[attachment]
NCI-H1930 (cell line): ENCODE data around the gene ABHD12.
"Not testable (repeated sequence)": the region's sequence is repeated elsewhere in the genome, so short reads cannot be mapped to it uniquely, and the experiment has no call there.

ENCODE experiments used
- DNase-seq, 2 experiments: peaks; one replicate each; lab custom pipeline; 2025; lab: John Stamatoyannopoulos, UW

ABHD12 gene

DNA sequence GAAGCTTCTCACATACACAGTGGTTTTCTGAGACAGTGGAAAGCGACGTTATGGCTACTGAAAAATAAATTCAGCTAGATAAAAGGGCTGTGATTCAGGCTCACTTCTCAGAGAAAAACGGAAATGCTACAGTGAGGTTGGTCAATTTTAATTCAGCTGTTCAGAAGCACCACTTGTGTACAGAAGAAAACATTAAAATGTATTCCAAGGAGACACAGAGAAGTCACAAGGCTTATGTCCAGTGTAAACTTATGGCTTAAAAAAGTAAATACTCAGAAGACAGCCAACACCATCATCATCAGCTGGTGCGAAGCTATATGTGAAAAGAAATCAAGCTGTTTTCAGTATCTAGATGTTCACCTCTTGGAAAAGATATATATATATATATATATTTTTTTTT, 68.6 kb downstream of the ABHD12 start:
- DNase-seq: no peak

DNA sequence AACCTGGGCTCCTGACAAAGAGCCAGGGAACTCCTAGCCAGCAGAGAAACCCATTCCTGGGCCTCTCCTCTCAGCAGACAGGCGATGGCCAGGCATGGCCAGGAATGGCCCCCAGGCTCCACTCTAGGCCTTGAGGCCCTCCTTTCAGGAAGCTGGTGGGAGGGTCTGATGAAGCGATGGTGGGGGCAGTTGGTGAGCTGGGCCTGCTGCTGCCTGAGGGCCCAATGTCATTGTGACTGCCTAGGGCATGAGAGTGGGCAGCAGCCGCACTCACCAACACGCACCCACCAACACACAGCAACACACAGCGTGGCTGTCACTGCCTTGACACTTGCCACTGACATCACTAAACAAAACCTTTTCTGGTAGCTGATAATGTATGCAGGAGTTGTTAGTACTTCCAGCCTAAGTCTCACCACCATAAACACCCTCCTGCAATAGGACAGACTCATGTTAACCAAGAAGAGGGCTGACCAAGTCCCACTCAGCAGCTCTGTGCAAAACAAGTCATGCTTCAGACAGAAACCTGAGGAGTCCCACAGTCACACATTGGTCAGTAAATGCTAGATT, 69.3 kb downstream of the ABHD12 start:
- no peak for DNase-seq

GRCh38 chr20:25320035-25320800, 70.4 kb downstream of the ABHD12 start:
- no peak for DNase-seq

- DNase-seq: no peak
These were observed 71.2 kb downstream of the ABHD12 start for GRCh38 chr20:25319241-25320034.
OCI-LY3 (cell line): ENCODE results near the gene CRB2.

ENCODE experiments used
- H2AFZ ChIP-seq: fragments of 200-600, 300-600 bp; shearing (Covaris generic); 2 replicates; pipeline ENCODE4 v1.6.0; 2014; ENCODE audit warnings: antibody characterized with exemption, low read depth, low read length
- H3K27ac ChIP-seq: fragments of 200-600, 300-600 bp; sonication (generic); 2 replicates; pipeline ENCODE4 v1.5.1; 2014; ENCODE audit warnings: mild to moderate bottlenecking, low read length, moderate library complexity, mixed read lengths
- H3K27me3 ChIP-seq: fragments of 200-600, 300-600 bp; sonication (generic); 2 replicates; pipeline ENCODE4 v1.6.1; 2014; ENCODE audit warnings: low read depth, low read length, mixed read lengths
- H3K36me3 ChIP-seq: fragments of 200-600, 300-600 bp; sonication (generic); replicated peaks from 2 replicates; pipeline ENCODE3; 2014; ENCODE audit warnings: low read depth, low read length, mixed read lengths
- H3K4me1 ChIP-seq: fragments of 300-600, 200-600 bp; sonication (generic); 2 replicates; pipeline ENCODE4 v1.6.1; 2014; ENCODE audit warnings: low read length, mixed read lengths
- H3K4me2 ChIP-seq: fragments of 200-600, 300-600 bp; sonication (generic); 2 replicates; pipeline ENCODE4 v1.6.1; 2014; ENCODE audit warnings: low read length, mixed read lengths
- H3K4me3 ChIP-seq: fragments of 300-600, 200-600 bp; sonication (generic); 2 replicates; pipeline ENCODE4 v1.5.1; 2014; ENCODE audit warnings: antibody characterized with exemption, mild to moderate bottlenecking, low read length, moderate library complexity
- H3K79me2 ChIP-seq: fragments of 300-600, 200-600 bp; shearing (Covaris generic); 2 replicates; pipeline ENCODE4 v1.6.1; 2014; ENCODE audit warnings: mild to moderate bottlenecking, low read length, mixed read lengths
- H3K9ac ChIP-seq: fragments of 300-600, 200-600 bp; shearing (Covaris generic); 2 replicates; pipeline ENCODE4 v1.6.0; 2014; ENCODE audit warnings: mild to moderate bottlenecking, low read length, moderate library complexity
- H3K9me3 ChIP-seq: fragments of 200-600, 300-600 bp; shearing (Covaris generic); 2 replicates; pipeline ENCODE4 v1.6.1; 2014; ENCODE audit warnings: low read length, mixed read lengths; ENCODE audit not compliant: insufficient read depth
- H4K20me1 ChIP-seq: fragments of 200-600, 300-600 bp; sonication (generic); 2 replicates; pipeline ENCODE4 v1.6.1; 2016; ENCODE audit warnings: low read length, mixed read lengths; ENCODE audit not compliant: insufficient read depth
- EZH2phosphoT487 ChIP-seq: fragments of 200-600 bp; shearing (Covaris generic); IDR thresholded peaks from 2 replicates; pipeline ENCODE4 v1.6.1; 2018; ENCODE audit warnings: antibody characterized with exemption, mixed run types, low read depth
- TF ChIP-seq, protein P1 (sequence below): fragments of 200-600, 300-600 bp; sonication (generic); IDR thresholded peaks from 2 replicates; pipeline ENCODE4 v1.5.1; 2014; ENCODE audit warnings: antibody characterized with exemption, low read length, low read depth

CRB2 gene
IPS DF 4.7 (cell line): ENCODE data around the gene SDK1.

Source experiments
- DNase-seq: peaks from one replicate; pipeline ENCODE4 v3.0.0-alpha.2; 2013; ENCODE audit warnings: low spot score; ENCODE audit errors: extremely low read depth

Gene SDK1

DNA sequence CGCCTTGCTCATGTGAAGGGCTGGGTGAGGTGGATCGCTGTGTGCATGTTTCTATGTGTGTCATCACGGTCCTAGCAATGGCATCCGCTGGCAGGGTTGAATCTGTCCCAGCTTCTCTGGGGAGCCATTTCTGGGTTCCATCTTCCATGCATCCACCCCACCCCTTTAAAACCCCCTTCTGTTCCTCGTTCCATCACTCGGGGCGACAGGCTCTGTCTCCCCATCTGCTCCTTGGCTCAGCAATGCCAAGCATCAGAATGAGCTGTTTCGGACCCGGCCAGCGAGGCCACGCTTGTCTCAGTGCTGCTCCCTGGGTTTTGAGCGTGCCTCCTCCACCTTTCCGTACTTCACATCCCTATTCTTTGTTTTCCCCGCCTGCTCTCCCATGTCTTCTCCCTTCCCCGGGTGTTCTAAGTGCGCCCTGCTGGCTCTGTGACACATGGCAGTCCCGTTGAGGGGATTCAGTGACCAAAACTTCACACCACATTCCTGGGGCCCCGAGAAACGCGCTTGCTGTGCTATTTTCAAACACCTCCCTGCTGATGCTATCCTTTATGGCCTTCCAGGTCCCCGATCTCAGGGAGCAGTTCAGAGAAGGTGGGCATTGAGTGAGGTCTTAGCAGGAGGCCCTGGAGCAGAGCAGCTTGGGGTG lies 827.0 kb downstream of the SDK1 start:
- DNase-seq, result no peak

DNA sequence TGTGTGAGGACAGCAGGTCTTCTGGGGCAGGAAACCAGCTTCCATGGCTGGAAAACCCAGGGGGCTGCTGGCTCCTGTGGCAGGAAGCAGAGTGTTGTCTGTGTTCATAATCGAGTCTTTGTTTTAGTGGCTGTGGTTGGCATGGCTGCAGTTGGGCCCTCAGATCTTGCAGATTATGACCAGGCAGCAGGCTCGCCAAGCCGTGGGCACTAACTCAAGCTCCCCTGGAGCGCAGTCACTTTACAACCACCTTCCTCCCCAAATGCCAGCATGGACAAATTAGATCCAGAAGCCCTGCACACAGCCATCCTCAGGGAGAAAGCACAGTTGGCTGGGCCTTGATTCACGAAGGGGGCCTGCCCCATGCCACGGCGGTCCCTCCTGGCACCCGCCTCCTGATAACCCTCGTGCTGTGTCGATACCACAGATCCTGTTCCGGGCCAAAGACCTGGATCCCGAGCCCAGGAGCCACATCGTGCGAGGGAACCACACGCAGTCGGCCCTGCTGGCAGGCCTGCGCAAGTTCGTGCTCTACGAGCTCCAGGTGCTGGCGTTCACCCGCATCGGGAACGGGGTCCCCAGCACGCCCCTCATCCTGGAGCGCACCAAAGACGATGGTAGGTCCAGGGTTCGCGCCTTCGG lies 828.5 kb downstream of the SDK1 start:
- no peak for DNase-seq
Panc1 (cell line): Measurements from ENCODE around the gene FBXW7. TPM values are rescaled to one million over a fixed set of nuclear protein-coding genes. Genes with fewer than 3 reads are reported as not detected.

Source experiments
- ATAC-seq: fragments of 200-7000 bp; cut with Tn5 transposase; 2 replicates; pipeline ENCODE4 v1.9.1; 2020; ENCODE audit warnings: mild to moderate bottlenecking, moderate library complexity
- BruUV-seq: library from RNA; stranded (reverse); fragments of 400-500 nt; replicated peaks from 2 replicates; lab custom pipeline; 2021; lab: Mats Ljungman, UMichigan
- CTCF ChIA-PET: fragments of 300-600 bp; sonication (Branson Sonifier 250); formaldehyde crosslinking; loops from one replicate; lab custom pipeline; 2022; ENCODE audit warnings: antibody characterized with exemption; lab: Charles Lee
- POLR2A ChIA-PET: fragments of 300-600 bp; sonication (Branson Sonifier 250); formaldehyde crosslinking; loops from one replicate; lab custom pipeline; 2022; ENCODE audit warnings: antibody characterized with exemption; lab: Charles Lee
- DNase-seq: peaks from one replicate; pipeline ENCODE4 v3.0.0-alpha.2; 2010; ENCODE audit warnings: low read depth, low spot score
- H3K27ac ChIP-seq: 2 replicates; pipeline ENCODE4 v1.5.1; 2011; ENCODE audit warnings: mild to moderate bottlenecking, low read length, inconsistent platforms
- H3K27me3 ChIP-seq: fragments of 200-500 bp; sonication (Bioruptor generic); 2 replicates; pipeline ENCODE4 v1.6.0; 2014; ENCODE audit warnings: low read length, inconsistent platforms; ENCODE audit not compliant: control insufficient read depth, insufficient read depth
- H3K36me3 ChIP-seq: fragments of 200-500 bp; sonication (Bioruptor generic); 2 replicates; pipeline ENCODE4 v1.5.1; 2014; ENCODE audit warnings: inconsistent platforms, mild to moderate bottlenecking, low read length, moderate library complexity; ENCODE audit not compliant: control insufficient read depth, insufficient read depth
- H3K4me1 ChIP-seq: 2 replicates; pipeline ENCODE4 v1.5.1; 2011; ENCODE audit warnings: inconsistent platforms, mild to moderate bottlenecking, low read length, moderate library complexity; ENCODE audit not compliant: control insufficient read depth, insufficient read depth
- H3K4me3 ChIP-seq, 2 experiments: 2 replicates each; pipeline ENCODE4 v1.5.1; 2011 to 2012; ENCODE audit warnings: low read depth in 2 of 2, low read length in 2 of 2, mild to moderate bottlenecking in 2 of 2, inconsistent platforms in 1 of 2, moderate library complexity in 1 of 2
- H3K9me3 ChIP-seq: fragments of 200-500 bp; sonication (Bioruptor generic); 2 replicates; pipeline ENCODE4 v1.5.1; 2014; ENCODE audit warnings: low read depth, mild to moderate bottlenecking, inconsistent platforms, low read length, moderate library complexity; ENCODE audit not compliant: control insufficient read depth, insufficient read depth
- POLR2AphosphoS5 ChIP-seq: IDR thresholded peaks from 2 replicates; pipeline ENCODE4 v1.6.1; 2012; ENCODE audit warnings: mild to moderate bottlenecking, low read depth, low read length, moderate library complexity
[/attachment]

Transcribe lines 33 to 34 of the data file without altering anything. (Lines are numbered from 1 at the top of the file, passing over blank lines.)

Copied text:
Gene SDK1

DNA sequence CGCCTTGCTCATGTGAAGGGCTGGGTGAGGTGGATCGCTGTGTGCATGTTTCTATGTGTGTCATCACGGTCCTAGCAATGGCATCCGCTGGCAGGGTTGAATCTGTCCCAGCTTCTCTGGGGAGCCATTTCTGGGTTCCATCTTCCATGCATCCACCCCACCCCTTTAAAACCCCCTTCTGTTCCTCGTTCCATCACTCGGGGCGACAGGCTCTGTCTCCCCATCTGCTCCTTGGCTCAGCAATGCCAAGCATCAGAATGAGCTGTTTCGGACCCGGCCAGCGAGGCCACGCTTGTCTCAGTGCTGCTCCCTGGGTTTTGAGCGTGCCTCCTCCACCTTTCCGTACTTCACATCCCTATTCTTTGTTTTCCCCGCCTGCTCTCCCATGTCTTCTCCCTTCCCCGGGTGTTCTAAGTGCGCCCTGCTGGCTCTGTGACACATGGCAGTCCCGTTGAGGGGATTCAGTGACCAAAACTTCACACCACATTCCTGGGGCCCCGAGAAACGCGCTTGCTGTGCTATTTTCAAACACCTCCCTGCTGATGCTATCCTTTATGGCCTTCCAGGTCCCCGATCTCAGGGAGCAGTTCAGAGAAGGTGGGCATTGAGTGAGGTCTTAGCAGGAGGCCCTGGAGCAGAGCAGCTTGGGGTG lies 827.0 kb downstream of the SDK1 start: